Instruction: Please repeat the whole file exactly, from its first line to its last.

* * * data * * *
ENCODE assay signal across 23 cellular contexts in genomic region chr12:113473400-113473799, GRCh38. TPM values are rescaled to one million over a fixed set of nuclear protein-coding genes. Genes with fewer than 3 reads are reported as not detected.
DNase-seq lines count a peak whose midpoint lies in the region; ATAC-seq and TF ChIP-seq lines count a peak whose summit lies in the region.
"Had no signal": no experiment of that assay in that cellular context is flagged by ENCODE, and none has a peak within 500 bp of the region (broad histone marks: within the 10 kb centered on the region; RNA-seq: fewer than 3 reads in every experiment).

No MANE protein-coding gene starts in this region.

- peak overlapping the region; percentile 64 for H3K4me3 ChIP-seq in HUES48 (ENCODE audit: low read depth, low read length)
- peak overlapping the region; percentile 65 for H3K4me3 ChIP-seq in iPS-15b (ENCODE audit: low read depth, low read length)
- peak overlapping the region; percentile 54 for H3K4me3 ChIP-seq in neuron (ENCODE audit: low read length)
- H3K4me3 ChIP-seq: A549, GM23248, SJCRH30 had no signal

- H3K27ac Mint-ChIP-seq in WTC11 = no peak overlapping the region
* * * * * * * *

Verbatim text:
ENCODE assay signal across 23 cellular contexts in genomic region chr12:113473400-113473799, GRCh38. TPM values are rescaled to one million over a fixed set of nuclear protein-coding genes. Genes with fewer than 3 reads are reported as not detected.
DNase-seq lines count a peak whose midpoint lies in the region; ATAC-seq and TF ChIP-seq lines count a peak whose summit lies in the region.
"Had no signal": no experiment of that assay in that cellular context is flagged by ENCODE, and none has a peak within 500 bp of the region (broad histone marks: within the 10 kb centered on the region; RNA-seq: fewer than 3 reads in every experiment).

No MANE protein-coding gene starts in this region.

- peak overlapping the region; percentile 64 for H3K4me3 ChIP-seq in HUES48 (ENCODE audit: low read depth, low read length)
- peak overlapping the region; percentile 65 for H3K4me3 ChIP-seq in iPS-15b (ENCODE audit: low read depth, low read length)
- peak overlapping the region; percentile 54 for H3K4me3 ChIP-seq in neuron (ENCODE audit: low read length)
- H3K4me3 ChIP-seq: A549, GM23248, SJCRH30 had no signal

- H3K27ac Mint-ChIP-seq in WTC11 = no peak overlapping the region